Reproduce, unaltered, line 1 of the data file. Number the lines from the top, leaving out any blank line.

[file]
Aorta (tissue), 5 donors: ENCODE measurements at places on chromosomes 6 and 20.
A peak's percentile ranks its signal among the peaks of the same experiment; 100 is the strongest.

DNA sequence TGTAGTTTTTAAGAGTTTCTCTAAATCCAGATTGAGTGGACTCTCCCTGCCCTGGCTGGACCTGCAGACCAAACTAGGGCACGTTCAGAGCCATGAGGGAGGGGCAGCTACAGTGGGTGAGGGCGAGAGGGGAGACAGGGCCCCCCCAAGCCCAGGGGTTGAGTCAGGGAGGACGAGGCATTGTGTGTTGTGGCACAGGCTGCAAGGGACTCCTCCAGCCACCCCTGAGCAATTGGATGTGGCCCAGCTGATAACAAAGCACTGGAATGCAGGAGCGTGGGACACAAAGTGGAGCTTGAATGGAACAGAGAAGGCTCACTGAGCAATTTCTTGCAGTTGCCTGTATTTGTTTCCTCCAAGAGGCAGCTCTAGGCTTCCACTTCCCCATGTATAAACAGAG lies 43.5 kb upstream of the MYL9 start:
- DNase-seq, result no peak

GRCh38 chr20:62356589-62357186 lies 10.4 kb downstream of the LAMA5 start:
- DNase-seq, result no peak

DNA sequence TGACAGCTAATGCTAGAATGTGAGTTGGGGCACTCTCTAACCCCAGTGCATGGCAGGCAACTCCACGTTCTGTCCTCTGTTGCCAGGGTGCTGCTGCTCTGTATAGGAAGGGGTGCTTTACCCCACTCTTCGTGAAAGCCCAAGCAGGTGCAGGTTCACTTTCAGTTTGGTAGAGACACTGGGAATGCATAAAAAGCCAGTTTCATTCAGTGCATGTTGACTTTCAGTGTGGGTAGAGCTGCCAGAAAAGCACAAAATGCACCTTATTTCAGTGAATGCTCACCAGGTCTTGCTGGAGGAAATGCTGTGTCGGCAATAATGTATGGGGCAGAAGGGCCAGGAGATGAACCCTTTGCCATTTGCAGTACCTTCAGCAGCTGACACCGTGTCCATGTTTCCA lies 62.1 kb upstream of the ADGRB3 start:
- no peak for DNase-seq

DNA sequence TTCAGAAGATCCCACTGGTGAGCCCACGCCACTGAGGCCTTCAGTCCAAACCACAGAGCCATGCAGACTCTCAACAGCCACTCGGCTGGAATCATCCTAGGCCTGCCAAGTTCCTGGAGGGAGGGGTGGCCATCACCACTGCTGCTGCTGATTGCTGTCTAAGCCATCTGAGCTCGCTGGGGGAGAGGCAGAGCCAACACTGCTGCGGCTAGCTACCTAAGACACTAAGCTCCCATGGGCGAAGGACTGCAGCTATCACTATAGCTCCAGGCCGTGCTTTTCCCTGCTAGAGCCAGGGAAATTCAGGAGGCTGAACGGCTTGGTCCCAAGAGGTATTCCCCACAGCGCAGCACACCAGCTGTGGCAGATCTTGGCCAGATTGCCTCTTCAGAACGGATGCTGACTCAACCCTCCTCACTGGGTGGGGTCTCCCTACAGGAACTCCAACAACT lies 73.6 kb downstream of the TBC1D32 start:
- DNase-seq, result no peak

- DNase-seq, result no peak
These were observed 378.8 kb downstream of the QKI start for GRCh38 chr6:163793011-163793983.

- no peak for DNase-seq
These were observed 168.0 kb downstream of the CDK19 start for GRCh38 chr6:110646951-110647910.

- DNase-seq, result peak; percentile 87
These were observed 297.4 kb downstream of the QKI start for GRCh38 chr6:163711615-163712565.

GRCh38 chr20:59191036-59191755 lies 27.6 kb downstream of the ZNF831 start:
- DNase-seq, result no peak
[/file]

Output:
Aorta (tissue), 5 donors: ENCODE measurements at places on chromosomes 6 and 20.